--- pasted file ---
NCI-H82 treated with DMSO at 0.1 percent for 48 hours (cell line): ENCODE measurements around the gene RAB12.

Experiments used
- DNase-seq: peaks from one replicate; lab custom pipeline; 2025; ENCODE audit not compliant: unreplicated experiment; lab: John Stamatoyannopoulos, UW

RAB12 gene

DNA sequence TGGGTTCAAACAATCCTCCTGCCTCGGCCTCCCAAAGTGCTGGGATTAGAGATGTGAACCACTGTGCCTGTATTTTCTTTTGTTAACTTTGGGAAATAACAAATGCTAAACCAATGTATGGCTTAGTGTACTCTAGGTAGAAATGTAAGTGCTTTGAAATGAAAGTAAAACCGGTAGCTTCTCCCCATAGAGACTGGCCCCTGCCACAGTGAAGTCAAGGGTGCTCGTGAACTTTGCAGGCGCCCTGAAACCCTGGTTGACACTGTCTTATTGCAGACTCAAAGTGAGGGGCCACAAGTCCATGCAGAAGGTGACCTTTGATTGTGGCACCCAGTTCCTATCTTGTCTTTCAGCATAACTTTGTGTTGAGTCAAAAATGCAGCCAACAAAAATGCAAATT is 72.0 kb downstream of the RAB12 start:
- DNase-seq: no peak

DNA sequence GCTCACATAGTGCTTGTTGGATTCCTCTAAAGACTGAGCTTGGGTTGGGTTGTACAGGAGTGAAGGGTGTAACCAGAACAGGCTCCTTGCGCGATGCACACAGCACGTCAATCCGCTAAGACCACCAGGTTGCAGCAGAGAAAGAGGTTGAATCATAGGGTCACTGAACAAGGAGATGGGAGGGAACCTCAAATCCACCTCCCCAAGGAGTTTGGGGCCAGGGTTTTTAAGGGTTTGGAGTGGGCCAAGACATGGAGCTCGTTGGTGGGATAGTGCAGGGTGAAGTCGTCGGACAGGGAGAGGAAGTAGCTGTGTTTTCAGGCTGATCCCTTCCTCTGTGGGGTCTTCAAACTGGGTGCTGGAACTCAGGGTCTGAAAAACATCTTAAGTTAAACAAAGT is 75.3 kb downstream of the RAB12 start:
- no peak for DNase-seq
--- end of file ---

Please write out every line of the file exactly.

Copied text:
NCI-H82 treated with DMSO at 0.1 percent for 48 hours (cell line): ENCODE measurements around the gene RAB12.

Experiments used
- DNase-seq: peaks from one replicate; lab custom pipeline; 2025; ENCODE audit not compliant: unreplicated experiment; lab: John Stamatoyannopoulos, UW

RAB12 gene

DNA sequence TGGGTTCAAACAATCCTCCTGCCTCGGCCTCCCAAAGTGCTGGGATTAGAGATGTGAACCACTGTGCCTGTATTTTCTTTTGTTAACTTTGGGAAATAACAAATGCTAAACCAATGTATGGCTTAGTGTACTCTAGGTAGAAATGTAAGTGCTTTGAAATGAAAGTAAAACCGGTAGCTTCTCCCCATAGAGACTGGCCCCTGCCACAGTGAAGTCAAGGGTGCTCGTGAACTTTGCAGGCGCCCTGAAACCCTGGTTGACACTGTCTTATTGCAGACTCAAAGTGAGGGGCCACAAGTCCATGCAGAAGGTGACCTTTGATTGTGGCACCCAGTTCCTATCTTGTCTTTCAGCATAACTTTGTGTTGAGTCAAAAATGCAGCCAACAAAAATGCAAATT is 72.0 kb downstream of the RAB12 start:
- DNase-seq: no peak

DNA sequence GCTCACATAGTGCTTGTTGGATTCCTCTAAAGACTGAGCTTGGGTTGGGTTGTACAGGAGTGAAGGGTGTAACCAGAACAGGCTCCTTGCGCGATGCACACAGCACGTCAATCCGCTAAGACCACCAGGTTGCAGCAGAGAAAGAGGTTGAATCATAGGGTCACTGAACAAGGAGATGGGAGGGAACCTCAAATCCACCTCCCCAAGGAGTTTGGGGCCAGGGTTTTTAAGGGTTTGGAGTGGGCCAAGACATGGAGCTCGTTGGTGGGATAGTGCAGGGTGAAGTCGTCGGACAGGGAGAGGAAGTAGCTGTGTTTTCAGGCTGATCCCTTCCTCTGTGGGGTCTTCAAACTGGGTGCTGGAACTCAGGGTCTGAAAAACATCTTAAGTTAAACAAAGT is 75.3 kb downstream of the RAB12 start:
- no peak for DNase-seq